The Intercollegiate Student Magazine

On Morality, Part I

As the world becomes increasingly secular, one of the biggest problems facing humanity is filling the moral trench left by Abrahamic religion. In an almost knee-jerking fashion, many who have closed the good book on religious doctrine quickly adopted moral relativism as the only alternative to strict moral dogma. I am sympathetic to those who turn this direction as it seems that, when deconstructed to its foundation, no form of morality has a totally exhaustive justification. However true it may be, this line of reasoning is largely antithetical to any reasonable conceptualization of a prosperous society. If not for how individuals should live or what constitutes a good life, what informs political, societal, or personal decisions? Sure, an individual’s own moral sense can be the driving force; but, that will inevitably fail as human beings are innately social creatures with decision-making almost always impacting other individuals within a community. Consistent moral guidance is paramount for not only a prosocial society but also order and civility within and between interlaced communities. Cultural norms and governmental law are nearly impossible to generate when relativism pervades. After all, isn’t the goal of norms and law to best reflect the moral standing of a society? It is important to clarify that these challenges neither disprove moral relativism nor prove moral absolutism, but they express what form morality needs to take for humankind to thrive long-term and on a global-scale — a target many appear to have in sight.

David Hume famously pointed out you cannot derive an ought from an is. Take this moral syllogism:

1. Matt is going outside.

2. The temperature is below freezing outside.

3. Parkas are successful in preserving body heat.

Conclusion: Therefore, Matt ought to wear a parka.

At first glance, such a line of reasoning appears valid. Naturally, when one prepares for cold weather, they bundle up to keep warm. However, within this syllogism, there is a hidden premise: Matt ought to keep warm—or even deeper, Matt ought to value his physical well-being. Without that hidden value premise, it is inconceivable that the above syllogism makes any sense. Herein lies the crux of Hume’s argument: no amount or quality of factual premises will result in a moral conclusion. This is completely consistent intuitively — how could science, an entirely amoral system, give rise to morality? It cannot, and from this conclusion, many turn to relativism and wash their hands of the matter.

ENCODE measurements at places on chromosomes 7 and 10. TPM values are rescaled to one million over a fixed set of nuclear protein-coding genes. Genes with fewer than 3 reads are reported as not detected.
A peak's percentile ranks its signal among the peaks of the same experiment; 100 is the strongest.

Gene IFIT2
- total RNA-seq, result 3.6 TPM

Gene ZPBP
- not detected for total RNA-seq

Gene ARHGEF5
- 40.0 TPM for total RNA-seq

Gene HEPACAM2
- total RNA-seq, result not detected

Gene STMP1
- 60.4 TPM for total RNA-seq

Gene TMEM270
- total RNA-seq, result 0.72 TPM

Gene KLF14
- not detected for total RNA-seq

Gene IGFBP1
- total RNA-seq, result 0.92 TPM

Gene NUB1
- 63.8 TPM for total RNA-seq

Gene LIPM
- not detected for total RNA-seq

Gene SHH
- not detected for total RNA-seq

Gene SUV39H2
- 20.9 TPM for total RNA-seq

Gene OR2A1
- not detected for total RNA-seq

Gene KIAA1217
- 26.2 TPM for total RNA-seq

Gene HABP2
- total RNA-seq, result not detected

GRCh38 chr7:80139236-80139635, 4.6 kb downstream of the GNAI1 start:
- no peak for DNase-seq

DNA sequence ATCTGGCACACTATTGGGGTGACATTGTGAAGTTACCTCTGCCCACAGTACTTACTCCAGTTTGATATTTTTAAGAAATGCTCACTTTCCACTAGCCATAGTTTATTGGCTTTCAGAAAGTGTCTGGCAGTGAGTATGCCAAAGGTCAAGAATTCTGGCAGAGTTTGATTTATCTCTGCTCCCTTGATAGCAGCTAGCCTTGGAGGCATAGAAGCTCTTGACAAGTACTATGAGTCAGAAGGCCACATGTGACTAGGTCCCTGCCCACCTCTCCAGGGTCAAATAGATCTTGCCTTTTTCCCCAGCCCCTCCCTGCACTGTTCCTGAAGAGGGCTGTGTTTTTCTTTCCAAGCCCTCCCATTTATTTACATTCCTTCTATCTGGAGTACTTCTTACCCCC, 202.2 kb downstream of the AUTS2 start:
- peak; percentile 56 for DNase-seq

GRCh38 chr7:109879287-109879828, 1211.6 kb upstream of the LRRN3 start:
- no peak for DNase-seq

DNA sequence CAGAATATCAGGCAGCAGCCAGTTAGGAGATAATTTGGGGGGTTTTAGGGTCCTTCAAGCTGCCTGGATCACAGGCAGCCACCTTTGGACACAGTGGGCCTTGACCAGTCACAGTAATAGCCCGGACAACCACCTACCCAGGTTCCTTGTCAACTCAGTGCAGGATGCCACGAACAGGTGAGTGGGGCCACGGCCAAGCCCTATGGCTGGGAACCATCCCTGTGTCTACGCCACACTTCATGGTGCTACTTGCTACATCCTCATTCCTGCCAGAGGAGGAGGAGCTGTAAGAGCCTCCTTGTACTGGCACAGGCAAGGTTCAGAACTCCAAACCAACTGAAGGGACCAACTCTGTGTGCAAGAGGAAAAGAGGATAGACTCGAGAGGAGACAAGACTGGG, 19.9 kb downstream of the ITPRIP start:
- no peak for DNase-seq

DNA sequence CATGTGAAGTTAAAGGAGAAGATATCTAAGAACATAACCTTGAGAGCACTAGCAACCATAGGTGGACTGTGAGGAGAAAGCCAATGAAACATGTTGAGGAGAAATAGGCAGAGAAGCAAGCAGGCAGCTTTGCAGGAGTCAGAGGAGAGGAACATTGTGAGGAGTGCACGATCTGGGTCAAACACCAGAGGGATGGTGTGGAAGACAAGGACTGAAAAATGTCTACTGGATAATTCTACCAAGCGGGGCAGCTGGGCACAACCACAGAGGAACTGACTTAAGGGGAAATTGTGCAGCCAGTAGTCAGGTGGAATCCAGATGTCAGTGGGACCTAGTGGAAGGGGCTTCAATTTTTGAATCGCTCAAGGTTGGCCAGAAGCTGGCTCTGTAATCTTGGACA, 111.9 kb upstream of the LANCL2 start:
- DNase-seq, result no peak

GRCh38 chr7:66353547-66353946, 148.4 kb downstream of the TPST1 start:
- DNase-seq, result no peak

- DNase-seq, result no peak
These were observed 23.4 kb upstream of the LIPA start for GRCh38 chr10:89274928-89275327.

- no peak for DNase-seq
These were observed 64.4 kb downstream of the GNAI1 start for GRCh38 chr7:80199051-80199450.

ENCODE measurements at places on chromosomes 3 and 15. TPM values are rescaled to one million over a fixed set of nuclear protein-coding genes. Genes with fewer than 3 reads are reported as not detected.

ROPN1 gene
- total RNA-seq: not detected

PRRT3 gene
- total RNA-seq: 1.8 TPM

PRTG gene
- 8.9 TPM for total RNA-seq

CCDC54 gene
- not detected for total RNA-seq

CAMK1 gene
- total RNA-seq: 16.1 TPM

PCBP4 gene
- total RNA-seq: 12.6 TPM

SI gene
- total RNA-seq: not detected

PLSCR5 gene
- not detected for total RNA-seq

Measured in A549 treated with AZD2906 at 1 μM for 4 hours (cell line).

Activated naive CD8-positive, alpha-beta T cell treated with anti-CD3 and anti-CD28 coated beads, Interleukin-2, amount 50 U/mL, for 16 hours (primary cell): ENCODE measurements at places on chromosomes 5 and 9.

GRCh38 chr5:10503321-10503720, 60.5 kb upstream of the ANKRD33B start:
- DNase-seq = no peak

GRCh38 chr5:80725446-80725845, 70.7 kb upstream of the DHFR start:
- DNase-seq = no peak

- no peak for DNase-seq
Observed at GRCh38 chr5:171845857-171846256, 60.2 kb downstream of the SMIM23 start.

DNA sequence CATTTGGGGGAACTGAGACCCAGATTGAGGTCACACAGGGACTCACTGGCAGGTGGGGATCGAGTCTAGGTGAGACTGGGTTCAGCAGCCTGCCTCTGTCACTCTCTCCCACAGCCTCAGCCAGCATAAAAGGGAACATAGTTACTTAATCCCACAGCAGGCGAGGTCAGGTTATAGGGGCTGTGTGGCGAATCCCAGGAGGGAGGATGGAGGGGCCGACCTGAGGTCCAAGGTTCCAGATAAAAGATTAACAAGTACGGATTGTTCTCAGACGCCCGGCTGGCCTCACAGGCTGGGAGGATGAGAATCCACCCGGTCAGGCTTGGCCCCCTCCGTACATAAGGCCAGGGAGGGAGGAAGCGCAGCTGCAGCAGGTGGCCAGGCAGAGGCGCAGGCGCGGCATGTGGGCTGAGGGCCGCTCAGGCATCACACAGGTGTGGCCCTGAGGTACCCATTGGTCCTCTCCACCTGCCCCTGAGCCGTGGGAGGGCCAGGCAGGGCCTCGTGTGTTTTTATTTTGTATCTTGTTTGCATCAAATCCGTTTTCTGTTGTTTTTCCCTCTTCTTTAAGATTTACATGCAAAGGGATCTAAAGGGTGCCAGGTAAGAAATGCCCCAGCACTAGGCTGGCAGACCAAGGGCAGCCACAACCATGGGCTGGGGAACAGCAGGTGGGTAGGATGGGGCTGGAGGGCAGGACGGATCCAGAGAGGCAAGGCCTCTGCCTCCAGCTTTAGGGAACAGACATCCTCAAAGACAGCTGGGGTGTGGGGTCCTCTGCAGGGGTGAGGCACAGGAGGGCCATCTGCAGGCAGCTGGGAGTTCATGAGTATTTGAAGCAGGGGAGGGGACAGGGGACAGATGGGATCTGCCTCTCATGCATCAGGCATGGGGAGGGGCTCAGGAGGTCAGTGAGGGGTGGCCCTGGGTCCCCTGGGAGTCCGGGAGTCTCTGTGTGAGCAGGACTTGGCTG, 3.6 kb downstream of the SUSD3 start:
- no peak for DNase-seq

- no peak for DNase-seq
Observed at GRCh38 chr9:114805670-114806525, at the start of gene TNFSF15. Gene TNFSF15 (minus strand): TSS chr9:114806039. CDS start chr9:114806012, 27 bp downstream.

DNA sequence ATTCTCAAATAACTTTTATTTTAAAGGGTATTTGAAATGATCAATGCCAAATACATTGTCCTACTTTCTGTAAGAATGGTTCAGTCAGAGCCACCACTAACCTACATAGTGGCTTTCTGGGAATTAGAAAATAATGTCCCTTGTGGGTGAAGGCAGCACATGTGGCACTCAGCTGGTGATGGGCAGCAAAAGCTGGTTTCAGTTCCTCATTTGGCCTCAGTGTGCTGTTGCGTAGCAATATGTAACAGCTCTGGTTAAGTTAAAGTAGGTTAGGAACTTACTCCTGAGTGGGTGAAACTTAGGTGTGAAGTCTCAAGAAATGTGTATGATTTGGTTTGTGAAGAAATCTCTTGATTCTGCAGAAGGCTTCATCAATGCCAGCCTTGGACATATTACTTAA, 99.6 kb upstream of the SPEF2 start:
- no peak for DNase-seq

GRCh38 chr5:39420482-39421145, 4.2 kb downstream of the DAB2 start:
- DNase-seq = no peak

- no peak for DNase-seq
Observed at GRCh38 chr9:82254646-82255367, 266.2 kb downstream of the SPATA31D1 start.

As mentioned before, stopping at relativism is misguided, or at the very least hypocritical. Many often point to science and rational thought as necessary foundations of morality, yet they fail to recognize the lack of justification for the foundations they hold in such high regard. When stripping a scientific claim down to its bare bones, one quickly recognizes that all facts depend upon our perception of reality being a fairly accurate model. But since our knowledge is entirely confined by perception, no external justification exists for the accuracy of our perceptual models. Yet, we treat rigorously proven scientific facts as though they are as good as certain. Why not caveat our each and every observation with constant epistemological skepticism? Simply put, because it’s not practical. The best we can do is start at an unjustifiable brute fact and carry on with our day. If not, we risk an ineffectual intellectual stagnation. In precisely the same way as with scientific truth, we can afford uncertainty at the bedrock of moral truth. We need not traverse through life fully embodying this uncertainty just as we don’t question the physics of water pressure when flushing the toilet.

Now with moral relativism rendered impractical, what can fill the moral hole previously occupied by traditional religion? Part II of this column will attempt to tackle this question.

Ben Klein is a sophomore studying Biology and Psychology at Louisiana State University. He is the Lead Academic Editor of the College Contemporary.

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